When you created or wrote something…
- Acted, Adapted, Authored, Briefed, Campaigned, Combined, Composed, Conceptualized, Condensed, Conveyed, Convinced, Corresponded, Created, Customized, Defined, Designed, Developed, Devised, Directed, Displayed, Documented, Edited, Entertained, Established, Fashioned, Formulated, Founded, Illustrated, Initiated, Instituted, Integrated, Introduced, Invented, Modeled, Modiﬁed, Originated, Performed, Photographed, Planned, Promoted, Publicized, Reviewed, Revised, Revitalized, Shaped, Solve.
When you achieved something…
- Attained, Awarded, Completed, Demonstrated, Earned, Exceeded, Outperformed, Reached, Showcased, Succeeded, Surpassed, Targeted.
When you were a research machine…
- Analyzed, Assembled, Assessed, Audited, Calculated, Clarified, Collected, Compared, Conducted, Critiqued, Detected, Determined, Diagnosed, Discovered, Evaluated, Examined, Experimented, Explored, Extracted, Forecasted, Formulated, Gathered, Identified, Inspected, Interpreted, Interviewed, Invented, Investigated, Located, Mapped, Measured, Organized, Qualified, Quantified, Researched, Reviewed, Searched, Solved, Summarized, Surveyed, Systematized, Tested, Tracked.
When you managed or led a project or group…
- Accomplished, Administered, Advanced, Analyzed, Appointed, Approved, Assigned, Attained, Authorized, Chaired, Considered, Consolidated, Contracted, Controlled, Converted, Coordinated, Decided, Delegated, Developed, Directed, Eliminated, Emphasized, Enforced, Enhanced, Established, Executed, Generated, Handled, Headed, Hired, Hosted, Improved, Incorporated, Increased, Initiated, Inspected, Instituted, Led, Managed, Merged, Motivated, Navigated, Operated, Orchestrated, Organized, Originated, Overhauled, Oversaw, Planned, Presided, Prioritized, Produced, Programmed, Recommended, Reorganized, Replaced, Restored, Reviewed, Scheduled, Secured, Selected, Streamlined, Strengthened, Supervised, Terminated.
When numbers and figures are your thing…
- Administered, Adjusted, Allocated, Analyzed, Appraised, Assessed, Audited, Balanced, Budgeted, Calculated, Computed, Conserved, Controlled, Corrected, Decreased, Determined, Developed, Estimated, Forecasted, Managed, Marketed, Measured, Netted, Planned, Prepared, Programmed, Projected, Qualified, Reconciled, Reduced, Researched, Retrieved.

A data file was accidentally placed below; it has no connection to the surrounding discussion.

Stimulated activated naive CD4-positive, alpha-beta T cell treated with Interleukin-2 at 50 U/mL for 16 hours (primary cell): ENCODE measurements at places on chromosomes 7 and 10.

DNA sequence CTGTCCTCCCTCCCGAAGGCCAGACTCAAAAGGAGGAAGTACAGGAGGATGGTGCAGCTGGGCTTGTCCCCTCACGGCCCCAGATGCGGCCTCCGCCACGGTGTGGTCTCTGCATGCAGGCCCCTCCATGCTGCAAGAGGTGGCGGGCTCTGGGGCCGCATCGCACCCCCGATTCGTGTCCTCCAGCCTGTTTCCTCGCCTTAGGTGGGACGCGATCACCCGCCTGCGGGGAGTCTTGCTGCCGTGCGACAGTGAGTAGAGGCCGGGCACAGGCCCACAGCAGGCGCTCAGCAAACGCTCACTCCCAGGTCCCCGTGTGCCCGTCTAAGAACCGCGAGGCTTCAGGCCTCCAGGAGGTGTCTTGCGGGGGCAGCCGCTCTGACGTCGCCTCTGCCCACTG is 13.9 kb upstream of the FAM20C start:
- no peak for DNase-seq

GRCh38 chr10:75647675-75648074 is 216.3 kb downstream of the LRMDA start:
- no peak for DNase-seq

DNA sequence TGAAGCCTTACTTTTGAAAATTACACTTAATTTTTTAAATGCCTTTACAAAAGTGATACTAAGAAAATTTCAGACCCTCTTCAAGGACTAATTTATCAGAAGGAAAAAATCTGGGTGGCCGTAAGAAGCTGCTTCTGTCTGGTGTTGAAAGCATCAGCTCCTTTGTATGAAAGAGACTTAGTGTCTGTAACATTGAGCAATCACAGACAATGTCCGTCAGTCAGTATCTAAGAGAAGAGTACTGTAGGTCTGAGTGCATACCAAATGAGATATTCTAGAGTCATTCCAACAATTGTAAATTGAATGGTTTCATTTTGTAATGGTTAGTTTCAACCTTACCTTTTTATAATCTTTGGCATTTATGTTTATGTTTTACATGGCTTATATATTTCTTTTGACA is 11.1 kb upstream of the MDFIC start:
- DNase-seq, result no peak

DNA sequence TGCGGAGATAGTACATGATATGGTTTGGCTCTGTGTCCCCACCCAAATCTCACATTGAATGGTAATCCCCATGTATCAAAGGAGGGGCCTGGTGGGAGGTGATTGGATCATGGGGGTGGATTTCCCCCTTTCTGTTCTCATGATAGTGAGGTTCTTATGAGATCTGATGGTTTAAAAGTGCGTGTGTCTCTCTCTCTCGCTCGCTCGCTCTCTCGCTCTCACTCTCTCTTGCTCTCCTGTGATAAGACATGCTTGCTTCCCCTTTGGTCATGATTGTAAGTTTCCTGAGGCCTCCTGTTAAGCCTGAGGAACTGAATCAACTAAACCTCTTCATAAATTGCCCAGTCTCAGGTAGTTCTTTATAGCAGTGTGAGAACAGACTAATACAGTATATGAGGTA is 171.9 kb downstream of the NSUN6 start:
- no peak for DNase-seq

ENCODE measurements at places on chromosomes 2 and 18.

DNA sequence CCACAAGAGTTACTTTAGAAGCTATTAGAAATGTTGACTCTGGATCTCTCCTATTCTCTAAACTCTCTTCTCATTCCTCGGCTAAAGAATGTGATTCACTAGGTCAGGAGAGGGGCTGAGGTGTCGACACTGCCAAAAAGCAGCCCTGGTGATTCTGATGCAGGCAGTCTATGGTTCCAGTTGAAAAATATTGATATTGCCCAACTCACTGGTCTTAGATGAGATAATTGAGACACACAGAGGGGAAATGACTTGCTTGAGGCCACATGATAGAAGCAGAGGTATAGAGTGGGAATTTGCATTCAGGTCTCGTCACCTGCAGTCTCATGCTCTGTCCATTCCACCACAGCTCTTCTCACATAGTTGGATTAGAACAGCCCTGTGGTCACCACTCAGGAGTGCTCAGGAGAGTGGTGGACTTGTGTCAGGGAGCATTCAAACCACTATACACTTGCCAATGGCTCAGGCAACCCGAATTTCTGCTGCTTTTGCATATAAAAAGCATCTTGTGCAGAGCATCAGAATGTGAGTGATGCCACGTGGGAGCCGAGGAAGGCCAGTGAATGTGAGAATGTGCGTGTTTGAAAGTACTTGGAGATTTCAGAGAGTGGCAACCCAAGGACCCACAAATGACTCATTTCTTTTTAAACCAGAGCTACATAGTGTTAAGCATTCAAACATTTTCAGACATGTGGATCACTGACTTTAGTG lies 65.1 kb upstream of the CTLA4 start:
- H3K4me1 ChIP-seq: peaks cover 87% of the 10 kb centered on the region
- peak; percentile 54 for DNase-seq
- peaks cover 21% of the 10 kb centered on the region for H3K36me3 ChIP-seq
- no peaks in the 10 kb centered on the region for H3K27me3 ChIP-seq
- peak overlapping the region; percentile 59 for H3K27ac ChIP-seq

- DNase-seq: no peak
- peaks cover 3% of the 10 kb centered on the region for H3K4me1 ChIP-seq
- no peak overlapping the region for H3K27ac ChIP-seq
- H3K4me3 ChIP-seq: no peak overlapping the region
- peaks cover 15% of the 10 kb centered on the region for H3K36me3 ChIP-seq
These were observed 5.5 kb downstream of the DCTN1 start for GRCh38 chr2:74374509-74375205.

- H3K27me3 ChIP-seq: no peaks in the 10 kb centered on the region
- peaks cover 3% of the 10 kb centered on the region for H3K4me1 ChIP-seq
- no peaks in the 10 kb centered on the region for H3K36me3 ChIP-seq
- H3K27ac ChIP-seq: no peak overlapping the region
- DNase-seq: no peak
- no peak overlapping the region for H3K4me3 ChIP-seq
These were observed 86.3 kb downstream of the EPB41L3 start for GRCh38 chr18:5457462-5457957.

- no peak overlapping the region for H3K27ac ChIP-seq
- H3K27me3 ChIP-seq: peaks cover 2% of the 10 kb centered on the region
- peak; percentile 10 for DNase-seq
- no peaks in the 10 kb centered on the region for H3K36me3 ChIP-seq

When you creatively brought an idea to life…
- Acted, Adapted, Administered, Built, Charted, Combined, Composed, Conceptualized, Condensed, Created, Customized, Designed, Developed, Devised, Directed, Displayed, Engineered, Entertained, Established, Fashioned, Formed, Formulated, Founded, Illustrated, Implemented, Incorporated, Initiated, Introduced, Invented, Launched, Modeled, Modified, Originated, Performed, Photographed, Pioneered, Planned, Revised, Revitalized, Shaped, Solved.
When you helped with a project…
- Adapted, Advocated, Aided, Answered, Arranged, Assessed, Assisted, Clarified, Coached, Collaborated, Contributed, Cooperated, Counseled, Demonstrated, Diagnosed, Educated, Encouraged, Ensured, Expedited, Facilitated, Familiarized, Furthered, Guided, Helped, Insured, Intervened, Motivated, Prevented, Provided, Referred, Rehabilitated, Represented, Resolved, Simplified, Supplied, Supported, Volunteered.
When you needed to explain technical expertise…
- Adapted, Applied, Assembled, Built, Calculated, Computed, Conserved, Constructed, Converted, Debugged, Designed, Determined, Developed, Engineered, Fabricated, Fortified, Installed, Maintained, Operated, Overhauled, Printed, Programmed, Rectified, Regulated, Remodeled, Repaired, Replaced, Restored, Solved, Specialized, Standardized, Studied, Upgraded, Utilized.
When you increased efficiency, sales, revenue, or customer satisfaction…